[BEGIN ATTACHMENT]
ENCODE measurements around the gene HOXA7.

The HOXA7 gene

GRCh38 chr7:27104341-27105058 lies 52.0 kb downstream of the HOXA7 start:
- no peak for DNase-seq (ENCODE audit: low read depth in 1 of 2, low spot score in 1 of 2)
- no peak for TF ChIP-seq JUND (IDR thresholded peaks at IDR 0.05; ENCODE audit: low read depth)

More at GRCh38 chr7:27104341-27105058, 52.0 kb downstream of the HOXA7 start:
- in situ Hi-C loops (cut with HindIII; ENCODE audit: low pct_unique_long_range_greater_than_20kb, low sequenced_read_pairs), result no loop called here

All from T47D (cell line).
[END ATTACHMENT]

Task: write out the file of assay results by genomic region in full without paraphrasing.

ENCODE measurements around the gene HOXA7.

The HOXA7 gene

GRCh38 chr7:27104341-27105058 lies 52.0 kb downstream of the HOXA7 start:
- no peak for DNase-seq (ENCODE audit: low read depth in 1 of 2, low spot score in 1 of 2)
- no peak for TF ChIP-seq JUND (IDR thresholded peaks at IDR 0.05; ENCODE audit: low read depth)

More at GRCh38 chr7:27104341-27105058, 52.0 kb downstream of the HOXA7 start:
- in situ Hi-C loops (cut with HindIII; ENCODE audit: low pct_unique_long_range_greater_than_20kb, low sequenced_read_pairs), result no loop called here

All from T47D (cell line).